1. Using specific and representative examples, discuss the predominant images conveyed through these illustrations of the
a) Indians
b) the Metis
c) the Canadian soldiers.
2. How do these images compare with those of the Zulus and British soldiers and those of the Lakotas and U.S. soldiers discussed in chapter seven of James O. Gump, The Dust Rose Like Smoke: The Subjugation of the Zulu and the Sioux (Lincoln: University of Nebraska Press, 1994), pp. 115-134?
3. To what extent do you think these images reflected the popular images of these groups amongst the "Canadian public?"  To what extent do you think these images shaped the popular images of these groups amongst the "Canadian public?" 
Trials in Connection with the North-West Rebellion, 1885 (Ottawa: Maclean, Roger & Co., 1886), pp. 172-337.

The excerpt includes the complete trial transcripts for the trials of Cree Chiefs Big Bear and Poundmaker for their alleged roles in the North-West Resistance.  Big Bear had a history of resistance to Dominion Indian policy, which some historians have argued made him a target of the government in the wake of the North-West Resistance.  He did not sign Treaty Number Six in 1876, and he rallied some of the most resistant to his leadership in the wake of it.  He resisted the Treaty until 1882.  Even after he finally signed the Treaty, he continued to contest government policies and tried to organize a united Indian diplomatic front to press their interests on the government.  While he did not advocate military resistance, his most militant warriors effectively overtook his leadership during the events of 1885.  Nevertheless, Big Bear was arrested following the North-West Resistance and brought to trial.  Despite clear evidence that Big Bear worked to prevent fighting and protect white captives during the conflict, he was convicted of "treason-felony" and sentenced to three years imprisonment.  Due to his rapid physical decline in prison, he was was released early in 1887, but he died less than a year after his release in 1888.  Poundmaker, like Big Bear, had been critical of Dominion Indian policy prior to the North-West Resistance.  Having agreed to Treaty Number Six, Poundmaker was particularly critical of what he considered to be broken treaty promises by the Dominion government.  Suffering from a lack of provisions, his band would seize goods at Battleford during the North-West Resistance.  They would be confronted by Lieutenant-Colonel William Otter's troops at Cut Knife Creek and a battle would ensue; however, Poundmaker worked to restrain his warriors as Otter's troops withdrew. Furthermore, Poundmaker would seek out government officials and disarm his band voluntarily.  Still, he was arrested and put on trial for "treason-felony."  He was convicted and sentenced to three years imprisonment.  He would serve nearly one year before being released, but he died within a month of his release.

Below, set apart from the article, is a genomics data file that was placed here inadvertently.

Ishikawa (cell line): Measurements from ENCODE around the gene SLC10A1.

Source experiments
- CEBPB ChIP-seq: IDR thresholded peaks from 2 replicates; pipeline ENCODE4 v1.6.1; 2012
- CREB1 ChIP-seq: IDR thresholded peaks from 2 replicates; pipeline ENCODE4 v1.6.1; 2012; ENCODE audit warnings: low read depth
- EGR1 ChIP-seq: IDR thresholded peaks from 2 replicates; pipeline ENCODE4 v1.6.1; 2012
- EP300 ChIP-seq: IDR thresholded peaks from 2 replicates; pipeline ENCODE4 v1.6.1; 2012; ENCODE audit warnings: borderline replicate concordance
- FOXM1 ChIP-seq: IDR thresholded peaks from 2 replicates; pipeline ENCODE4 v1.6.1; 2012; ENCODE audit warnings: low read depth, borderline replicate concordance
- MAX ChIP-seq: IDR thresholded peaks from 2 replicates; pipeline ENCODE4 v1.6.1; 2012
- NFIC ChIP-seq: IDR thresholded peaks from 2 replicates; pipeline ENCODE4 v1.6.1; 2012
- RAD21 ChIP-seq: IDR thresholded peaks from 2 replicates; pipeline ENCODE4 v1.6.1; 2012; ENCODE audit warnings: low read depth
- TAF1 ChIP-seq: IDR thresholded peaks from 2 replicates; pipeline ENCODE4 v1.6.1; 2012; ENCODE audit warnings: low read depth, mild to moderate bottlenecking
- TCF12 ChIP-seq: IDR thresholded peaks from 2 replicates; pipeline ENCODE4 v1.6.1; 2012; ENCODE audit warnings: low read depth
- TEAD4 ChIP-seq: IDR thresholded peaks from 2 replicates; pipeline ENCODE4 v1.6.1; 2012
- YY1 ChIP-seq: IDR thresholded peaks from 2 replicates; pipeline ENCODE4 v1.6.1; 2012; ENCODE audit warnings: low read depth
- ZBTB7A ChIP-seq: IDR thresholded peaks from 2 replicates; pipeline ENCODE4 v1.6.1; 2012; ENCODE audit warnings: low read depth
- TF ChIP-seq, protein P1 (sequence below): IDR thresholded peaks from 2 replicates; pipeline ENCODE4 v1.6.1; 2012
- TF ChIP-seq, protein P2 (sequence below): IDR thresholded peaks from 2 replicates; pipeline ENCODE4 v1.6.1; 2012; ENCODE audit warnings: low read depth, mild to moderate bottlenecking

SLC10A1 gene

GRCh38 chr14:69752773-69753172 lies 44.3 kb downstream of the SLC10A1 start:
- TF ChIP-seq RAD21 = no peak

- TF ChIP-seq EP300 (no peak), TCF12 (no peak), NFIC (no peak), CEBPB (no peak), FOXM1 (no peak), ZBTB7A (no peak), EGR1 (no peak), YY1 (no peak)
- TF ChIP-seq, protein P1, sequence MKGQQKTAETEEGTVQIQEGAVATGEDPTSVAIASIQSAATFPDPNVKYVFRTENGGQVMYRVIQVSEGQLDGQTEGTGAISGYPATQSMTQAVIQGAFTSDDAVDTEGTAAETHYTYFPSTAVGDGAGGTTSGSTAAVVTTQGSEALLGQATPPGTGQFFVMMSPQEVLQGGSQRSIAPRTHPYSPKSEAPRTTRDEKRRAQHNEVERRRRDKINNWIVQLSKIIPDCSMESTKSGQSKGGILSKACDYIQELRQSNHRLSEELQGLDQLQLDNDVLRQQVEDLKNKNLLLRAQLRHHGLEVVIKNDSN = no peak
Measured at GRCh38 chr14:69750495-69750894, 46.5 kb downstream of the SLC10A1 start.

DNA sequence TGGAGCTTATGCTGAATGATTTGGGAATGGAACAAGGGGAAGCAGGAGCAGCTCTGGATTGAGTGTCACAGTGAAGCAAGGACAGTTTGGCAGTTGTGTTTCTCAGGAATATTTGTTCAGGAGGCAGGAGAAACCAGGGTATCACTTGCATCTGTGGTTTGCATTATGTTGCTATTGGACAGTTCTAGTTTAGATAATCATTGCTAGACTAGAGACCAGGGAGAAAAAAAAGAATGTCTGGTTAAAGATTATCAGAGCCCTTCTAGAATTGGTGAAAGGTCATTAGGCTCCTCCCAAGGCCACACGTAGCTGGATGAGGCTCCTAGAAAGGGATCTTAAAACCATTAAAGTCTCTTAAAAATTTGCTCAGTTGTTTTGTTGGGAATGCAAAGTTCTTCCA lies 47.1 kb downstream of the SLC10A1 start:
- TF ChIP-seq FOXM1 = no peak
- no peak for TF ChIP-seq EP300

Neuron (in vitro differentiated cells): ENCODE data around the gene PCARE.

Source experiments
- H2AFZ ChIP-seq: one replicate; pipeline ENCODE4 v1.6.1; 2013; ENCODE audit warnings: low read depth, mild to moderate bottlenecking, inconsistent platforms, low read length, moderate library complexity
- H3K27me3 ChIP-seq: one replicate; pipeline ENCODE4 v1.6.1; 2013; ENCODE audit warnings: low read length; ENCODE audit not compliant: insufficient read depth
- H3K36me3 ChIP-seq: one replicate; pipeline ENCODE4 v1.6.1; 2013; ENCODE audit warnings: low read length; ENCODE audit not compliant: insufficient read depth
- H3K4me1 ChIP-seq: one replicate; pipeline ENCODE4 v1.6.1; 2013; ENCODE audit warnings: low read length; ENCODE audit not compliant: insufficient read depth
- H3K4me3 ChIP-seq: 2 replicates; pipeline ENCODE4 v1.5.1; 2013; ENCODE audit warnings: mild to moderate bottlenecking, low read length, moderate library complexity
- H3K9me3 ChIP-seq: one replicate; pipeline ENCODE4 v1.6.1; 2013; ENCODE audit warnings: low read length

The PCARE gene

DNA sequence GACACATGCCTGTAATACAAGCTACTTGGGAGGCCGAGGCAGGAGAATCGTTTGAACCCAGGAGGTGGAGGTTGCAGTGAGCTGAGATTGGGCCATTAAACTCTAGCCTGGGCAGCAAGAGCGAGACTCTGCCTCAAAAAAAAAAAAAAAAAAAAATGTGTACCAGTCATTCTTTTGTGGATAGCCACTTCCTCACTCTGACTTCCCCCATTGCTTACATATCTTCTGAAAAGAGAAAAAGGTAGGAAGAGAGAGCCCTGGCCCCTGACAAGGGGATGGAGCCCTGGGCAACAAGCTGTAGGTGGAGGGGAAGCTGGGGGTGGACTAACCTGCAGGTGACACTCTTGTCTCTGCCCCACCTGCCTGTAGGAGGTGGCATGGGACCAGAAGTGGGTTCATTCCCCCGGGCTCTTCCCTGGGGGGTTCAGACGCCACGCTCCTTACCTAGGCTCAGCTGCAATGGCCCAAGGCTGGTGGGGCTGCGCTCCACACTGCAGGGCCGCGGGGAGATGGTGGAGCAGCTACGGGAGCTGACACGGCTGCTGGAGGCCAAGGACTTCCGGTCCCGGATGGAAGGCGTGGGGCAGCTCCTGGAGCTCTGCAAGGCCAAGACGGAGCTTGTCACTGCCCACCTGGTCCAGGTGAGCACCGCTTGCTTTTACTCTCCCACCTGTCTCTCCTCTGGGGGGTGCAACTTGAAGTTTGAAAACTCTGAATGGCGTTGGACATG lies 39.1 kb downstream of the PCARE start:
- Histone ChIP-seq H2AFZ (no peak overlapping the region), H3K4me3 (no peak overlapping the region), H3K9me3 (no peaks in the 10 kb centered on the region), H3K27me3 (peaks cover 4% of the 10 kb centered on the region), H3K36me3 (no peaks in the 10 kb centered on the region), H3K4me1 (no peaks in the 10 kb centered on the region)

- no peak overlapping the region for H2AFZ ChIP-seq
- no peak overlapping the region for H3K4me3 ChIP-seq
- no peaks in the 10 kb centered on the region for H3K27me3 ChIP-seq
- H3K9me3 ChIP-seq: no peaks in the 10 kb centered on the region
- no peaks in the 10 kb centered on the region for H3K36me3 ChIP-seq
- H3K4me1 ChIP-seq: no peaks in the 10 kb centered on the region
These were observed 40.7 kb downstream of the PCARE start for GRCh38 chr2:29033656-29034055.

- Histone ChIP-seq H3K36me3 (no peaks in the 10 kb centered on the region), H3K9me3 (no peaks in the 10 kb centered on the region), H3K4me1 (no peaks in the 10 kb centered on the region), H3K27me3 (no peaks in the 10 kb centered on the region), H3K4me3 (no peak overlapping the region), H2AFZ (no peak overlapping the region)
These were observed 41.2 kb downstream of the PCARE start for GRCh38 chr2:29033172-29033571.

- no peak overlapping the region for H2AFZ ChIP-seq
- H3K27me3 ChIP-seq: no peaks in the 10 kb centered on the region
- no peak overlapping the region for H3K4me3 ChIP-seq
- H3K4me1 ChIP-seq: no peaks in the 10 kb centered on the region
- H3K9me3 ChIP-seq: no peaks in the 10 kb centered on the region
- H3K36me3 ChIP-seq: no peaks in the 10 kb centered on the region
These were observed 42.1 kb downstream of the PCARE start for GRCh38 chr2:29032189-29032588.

For excellent online biographical information for Big Bear and Poundmaker, see
Rudy Wiebe, "Mistahimaskwa," Dictionary of Canadian Biography Online;
Frits Pannekoek, "Big Bear," The Canadian Encyclopedia;
Christian Thompson, "Big Bear," The Encyclopedia of Saskatchewan;
Hugh A. Dempsey, "Poundmaker," The Canadian Encyclopedia
Christian Thompson, "Poundmaker," The Encyclopedia of Saskatchewan

Questions to Consider      
1. Was a fair and just verdict and sentence meted out in these two trials?  Why or why not?
2. Imagine yourself to be the defense attorney for Big Bear or Poundmaker.  Based on a thorough reading of the trial transcript and any additional background information from your readings of the other sources, outline your own closing arguments in Big Bear or Poundmaker's defense. 
3. Imagine yourself to be the prosecuting attorney in one of these cases.  Based on a thorough reading of the trial transcript and and any additional background information from your readings of the other sources, outline your own closing arguments for the prosecution of Big Bear or Poundmaker.